I must say I have to wonder at why anyone wants their pump room underground. Unfortunately, after crawling down many a totally knackered ladder into some hot, wet, corrosive hell hole, I know a bit about pump rooms.

I once had to climb into a pump room that was under a bale. A small manhole a metre deep lead into a room 60 cms high (I kid you not) with water on the floor and bare electrical wires around my head. I didn't linger I can assure you and as I emerged I wondered who on earth could possibly work in such a terrible space and what sort of feeble brained wazok would ever design such a thing. My mind wandered (as is it's wont) and I wasn't concentrating but something caught my eye, I could have sworn that gnome fishing on the little wooden bridge winked at me. Curiously he had "I escaped from Belsen" emblazoned across his tee shirt.

I have a sneaky suspicion the old "I'm better than you" gene comes creeping in when a builder is building a Papillon palace. You can't build a pump room that is easy to get into or a pleasant place to work when it is just for some pool boy low life to spend his days in now can you? No, we have to make sure that working conditions for pool boys are sufficiently challenging so they are constantly reminded not to get any ideas of being above their station in life. Dear me, what if one should become the President? Shock, horror, the world would end as we know it. We need a national campaign to get rid of pool boys. This is why pump rooms are places that should be designed to give natural selection a helping hand.

The manhole cover should be about 3 tons of rusty steel chequerplate. The ladder (if there is one) should be made from rotten, slimy wood with a couple of rusty nails holding it together. The wiring has to be bare and strung around like christmas tree lighting. The room should be designed to leak, to be continually half full of water and ventilation is obviously a dirty word.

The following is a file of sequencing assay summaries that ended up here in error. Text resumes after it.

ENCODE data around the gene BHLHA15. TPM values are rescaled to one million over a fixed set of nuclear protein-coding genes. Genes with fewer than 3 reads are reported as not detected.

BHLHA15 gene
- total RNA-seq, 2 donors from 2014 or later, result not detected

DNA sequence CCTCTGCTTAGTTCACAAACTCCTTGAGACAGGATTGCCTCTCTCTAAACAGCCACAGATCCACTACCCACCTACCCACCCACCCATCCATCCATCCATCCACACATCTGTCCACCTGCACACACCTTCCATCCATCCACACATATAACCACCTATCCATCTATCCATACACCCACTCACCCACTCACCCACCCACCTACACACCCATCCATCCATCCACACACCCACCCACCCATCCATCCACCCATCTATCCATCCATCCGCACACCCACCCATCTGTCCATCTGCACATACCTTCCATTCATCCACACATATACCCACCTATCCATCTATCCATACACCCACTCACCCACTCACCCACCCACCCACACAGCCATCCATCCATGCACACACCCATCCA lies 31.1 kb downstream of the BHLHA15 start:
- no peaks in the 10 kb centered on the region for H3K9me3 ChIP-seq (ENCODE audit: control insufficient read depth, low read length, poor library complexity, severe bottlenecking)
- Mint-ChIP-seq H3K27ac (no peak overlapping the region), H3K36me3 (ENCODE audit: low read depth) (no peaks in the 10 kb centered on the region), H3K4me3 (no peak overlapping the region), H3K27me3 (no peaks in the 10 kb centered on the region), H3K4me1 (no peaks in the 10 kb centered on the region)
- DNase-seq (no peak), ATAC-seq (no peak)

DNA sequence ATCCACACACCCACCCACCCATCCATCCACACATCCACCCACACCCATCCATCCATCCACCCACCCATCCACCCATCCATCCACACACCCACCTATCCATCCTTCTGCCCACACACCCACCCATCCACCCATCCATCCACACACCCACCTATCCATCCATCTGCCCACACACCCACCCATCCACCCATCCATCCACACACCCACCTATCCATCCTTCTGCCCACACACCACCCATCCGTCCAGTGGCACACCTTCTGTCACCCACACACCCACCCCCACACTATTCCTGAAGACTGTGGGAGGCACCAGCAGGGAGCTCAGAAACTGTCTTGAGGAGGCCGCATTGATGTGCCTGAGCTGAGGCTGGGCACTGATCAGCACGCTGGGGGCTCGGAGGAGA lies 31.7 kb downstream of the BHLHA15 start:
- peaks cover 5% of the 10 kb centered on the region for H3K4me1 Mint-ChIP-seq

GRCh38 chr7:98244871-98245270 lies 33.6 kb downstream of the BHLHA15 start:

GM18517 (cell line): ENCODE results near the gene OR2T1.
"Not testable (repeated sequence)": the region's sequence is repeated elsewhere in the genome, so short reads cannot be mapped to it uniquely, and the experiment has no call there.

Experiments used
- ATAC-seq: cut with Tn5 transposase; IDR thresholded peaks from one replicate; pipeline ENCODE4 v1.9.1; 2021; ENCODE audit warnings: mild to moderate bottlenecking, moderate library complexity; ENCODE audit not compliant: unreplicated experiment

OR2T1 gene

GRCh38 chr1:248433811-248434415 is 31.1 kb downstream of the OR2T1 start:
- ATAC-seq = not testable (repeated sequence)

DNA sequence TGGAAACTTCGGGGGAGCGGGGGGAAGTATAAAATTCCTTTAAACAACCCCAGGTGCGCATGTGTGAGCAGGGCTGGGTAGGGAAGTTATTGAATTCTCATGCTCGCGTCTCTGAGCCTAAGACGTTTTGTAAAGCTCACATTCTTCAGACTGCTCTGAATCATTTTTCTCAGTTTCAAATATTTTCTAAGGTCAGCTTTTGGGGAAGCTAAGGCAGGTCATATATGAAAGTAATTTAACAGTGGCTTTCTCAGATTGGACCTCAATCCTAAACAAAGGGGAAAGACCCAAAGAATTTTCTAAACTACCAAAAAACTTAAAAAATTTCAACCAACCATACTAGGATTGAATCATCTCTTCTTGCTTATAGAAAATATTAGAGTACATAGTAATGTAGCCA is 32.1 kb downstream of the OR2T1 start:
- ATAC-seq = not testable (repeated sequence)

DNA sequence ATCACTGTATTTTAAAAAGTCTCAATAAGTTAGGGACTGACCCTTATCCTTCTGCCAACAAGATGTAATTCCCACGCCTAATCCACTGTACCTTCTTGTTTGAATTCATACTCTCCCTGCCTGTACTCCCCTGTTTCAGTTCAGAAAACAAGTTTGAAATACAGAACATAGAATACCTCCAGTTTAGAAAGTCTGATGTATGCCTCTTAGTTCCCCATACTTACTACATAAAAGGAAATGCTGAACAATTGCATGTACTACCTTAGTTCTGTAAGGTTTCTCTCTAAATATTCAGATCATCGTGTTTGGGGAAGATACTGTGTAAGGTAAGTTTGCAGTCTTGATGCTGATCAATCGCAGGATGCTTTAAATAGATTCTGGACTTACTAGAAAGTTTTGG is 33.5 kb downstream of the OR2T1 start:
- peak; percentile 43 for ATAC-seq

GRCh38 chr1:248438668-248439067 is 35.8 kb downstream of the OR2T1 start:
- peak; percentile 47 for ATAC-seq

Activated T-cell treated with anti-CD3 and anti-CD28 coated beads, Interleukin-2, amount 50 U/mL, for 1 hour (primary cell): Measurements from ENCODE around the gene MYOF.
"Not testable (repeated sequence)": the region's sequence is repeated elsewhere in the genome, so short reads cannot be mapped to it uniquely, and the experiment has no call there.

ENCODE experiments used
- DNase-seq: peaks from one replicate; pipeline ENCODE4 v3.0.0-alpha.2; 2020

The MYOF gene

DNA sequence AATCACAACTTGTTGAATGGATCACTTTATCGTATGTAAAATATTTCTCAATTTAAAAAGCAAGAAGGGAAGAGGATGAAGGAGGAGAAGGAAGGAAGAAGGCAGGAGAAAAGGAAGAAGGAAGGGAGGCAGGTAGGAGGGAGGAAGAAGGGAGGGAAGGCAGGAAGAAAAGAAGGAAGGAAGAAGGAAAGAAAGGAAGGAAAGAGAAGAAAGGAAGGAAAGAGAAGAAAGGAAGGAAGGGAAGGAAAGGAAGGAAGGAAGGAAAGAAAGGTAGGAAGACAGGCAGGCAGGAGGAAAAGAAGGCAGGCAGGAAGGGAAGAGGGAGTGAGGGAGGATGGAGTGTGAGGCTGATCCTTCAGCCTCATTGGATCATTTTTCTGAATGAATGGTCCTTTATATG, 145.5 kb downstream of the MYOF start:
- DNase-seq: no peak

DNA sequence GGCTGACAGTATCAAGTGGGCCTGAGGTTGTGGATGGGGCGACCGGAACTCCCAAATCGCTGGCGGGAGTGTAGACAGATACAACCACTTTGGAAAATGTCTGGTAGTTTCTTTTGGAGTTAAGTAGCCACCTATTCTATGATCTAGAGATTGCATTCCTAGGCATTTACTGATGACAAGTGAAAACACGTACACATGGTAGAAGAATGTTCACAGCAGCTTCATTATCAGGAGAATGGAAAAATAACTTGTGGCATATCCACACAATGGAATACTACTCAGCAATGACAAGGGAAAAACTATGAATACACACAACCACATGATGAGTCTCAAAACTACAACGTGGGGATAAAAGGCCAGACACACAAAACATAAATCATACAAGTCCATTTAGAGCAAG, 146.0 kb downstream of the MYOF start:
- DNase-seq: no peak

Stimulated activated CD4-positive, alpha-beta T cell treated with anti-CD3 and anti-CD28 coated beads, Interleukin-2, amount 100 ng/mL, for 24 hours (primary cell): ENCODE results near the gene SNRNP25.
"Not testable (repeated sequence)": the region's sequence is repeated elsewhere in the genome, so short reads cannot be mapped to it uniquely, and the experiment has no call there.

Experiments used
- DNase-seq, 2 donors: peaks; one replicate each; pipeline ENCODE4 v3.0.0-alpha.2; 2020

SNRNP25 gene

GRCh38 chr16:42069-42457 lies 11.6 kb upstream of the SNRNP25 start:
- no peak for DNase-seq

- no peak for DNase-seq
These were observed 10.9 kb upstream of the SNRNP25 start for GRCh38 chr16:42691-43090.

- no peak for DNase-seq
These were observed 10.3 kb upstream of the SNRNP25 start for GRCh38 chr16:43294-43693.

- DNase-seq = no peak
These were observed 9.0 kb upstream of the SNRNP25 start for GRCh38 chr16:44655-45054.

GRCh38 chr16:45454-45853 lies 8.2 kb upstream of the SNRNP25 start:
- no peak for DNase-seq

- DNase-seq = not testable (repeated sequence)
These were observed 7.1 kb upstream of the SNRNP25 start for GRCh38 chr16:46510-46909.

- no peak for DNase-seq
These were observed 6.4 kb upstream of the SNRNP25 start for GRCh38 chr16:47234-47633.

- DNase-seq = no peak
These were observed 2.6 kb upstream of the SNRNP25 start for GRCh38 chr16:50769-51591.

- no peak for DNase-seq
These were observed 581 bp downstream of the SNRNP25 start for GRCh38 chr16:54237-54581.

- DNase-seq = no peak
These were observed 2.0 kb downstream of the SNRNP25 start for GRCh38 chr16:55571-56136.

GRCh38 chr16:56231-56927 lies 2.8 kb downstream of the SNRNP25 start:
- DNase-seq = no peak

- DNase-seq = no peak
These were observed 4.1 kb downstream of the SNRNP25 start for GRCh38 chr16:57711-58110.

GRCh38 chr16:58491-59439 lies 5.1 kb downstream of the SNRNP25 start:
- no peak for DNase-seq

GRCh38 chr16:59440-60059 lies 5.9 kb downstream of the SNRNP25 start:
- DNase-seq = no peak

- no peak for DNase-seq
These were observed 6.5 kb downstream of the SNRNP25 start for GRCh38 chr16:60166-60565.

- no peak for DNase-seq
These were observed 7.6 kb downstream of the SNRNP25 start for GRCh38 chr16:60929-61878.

It's a sort of multipronged approach. The manhole cover is designed to fall on the poor unsuspecting soul's head, break his neck and make the rotten wooden ladder give way so as he tumbles into the depths he will grab at some dodgy wiring electrocuting himself and, with his last gasping breath, he will drown in the water at the bottom. The chlorine gas will soon reduce him to a white smudge on the floor.

"Hello, I'd like some insurance."
"Yes sir, what do you have in mind?"
I'd like to insure my pool boy against climbing into my pump room, hitting his head on the manhole cover, falling off a broken ladder, grabbing the dod...
"Oh no sir, sorry we don't cover pool boys."
"You don't? Why not."
"We class it as a preexisting condition."
"Preexisting condition?"
"It's in the genes you know."

Things are looking up, however (although we should never get or hopes up too much should we), recently I came across a beautiful pump room. It was truly the dog's naughty bits of pump rooms.

It was built at ground level. No need for a knackered ladder to get in, no rusty manhole cover that is hard to lift and allows the thing to flood and no need for a submersible pump to keep the water out. You opened an access door and everything was well laid out and very easy to get to. The electrical cables were well installed and properly insulated, it had a working light in it so you could work in it during those very infrequent times it is dark and a ventilation grill in the door to keep it dry and allow those nasty corrosive chlorine gasses out. It was situated in a corner of the garden so you couldn't hear the pump running. Someone finally got it right but I bet they had more than a few arguments with their builder.

Someone in the bowels of London just yawned, I'd better finish.

Copyright © Phil Wilson December 2010